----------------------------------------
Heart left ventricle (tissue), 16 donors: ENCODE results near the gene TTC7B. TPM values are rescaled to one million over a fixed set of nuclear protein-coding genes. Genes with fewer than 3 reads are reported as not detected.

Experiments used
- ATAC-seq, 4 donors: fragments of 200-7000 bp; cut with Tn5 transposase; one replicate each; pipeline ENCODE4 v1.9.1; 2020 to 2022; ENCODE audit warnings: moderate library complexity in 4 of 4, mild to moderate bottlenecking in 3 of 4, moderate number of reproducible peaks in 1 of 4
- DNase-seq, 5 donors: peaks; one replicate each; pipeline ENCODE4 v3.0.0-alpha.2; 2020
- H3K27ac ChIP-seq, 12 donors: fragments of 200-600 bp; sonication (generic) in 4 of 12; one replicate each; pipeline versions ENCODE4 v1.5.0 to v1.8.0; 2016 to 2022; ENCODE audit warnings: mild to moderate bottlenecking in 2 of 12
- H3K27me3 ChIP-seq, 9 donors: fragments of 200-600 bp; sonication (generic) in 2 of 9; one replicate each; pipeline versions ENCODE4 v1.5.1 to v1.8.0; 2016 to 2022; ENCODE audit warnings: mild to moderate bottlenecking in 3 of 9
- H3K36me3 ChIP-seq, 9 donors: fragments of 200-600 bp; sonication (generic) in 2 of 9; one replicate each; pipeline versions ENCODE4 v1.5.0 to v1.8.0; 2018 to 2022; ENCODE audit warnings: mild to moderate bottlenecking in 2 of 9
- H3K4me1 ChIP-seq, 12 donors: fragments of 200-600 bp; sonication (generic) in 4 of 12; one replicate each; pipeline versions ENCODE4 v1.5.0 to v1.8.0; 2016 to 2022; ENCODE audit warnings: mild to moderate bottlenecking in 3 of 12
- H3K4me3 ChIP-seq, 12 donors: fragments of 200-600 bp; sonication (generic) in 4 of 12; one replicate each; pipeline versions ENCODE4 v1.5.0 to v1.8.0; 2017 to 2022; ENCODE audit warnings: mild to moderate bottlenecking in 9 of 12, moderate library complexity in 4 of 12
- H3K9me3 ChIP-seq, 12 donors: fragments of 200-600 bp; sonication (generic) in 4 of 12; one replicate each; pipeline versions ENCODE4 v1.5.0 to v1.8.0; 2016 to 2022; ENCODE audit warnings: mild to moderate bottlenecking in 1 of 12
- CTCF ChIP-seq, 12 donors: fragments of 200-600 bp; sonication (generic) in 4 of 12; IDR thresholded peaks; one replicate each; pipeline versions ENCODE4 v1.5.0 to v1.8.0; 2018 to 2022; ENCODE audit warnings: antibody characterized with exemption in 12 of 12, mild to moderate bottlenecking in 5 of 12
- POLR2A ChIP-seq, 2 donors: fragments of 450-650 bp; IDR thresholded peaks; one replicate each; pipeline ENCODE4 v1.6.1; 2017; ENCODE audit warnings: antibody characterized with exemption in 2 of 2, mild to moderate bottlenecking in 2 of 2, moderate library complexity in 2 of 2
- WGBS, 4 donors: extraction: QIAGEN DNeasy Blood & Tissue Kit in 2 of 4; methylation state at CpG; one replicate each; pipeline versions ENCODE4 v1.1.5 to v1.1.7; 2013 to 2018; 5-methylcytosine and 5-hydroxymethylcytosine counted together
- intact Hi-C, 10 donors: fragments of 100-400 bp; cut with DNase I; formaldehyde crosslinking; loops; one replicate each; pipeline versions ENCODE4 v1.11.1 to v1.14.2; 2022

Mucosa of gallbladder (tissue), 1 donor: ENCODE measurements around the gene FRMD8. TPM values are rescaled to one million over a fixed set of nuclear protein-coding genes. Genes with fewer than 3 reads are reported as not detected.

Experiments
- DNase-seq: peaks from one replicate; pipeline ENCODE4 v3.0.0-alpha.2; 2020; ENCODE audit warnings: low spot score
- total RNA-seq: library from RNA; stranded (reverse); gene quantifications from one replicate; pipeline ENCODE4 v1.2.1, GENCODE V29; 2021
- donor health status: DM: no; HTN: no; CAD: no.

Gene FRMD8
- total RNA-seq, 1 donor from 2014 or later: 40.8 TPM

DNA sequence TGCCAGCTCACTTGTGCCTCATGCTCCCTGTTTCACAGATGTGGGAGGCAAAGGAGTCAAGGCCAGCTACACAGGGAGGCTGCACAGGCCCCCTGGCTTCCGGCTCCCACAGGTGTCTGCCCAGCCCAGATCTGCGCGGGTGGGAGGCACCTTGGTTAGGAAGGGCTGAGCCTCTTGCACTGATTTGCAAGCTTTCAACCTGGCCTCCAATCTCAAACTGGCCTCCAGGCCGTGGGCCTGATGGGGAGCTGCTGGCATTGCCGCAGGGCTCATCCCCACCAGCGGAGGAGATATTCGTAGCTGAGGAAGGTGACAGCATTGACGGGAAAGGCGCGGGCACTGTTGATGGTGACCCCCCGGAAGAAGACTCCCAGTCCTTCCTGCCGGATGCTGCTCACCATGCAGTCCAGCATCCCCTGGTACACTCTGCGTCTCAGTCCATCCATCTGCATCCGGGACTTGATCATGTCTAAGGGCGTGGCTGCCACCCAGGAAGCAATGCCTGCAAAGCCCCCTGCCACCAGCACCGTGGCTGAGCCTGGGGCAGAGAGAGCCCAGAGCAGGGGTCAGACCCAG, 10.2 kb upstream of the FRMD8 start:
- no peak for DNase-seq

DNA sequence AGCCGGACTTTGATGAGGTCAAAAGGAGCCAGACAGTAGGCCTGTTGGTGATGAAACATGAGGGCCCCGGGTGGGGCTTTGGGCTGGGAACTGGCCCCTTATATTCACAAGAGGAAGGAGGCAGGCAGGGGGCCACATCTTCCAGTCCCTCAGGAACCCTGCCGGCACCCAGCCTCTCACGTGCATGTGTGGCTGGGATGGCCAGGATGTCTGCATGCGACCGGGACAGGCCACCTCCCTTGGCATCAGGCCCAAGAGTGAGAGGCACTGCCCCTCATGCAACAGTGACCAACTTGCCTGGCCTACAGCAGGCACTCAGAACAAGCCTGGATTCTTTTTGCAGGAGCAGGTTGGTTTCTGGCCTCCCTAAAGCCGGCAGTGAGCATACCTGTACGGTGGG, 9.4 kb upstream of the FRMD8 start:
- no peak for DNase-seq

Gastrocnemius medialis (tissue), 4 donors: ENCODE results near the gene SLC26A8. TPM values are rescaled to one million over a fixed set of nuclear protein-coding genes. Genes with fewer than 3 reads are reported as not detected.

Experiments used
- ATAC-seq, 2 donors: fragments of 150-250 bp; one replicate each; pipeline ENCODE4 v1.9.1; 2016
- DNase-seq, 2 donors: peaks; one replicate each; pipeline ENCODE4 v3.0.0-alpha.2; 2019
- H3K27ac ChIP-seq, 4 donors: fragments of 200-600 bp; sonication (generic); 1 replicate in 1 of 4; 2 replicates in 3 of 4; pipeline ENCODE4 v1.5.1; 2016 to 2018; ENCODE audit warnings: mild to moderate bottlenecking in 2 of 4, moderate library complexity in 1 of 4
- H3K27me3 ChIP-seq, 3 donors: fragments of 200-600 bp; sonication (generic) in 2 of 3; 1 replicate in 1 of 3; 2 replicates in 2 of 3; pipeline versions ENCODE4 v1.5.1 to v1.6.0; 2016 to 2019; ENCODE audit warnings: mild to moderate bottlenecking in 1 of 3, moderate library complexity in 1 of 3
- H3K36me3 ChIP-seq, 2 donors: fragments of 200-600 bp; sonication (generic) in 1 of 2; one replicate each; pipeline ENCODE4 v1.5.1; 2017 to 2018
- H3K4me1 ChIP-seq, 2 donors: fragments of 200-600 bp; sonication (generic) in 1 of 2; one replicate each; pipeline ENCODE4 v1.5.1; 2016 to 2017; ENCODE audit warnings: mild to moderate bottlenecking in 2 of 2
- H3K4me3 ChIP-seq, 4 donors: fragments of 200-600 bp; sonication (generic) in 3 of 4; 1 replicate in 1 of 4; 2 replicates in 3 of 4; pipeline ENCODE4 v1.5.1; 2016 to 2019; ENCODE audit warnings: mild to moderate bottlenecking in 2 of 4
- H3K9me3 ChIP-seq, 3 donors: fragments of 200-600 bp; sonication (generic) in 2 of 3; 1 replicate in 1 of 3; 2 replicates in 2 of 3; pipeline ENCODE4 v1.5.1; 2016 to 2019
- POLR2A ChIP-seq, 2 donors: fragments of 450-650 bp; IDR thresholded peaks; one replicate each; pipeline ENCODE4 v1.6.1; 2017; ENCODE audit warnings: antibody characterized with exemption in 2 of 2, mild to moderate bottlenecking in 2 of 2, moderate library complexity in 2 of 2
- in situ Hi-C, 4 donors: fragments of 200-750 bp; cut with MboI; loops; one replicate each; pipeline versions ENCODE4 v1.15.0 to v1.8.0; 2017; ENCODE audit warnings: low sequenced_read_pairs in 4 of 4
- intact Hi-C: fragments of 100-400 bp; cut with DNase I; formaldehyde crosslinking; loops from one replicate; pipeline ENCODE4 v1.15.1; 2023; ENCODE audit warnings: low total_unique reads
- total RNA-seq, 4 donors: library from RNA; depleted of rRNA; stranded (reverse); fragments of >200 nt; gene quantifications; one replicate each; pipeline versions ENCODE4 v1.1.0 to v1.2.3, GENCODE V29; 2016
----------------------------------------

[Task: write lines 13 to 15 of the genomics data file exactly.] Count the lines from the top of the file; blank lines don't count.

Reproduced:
- WGBS, 4 donors: extraction: QIAGEN DNeasy Blood & Tissue Kit in 2 of 4; methylation state at CpG; one replicate each; pipeline versions ENCODE4 v1.1.5 to v1.1.7; 2013 to 2018; 5-methylcytosine and 5-hydroxymethylcytosine counted together
- intact Hi-C, 10 donors: fragments of 100-400 bp; cut with DNase I; formaldehyde crosslinking; loops; one replicate each; pipeline versions ENCODE4 v1.11.1 to v1.14.2; 2022

Mucosa of gallbladder (tissue), 1 donor: ENCODE measurements around the gene FRMD8. TPM values are rescaled to one million over a fixed set of nuclear protein-coding genes. Genes with fewer than 3 reads are reported as not detected.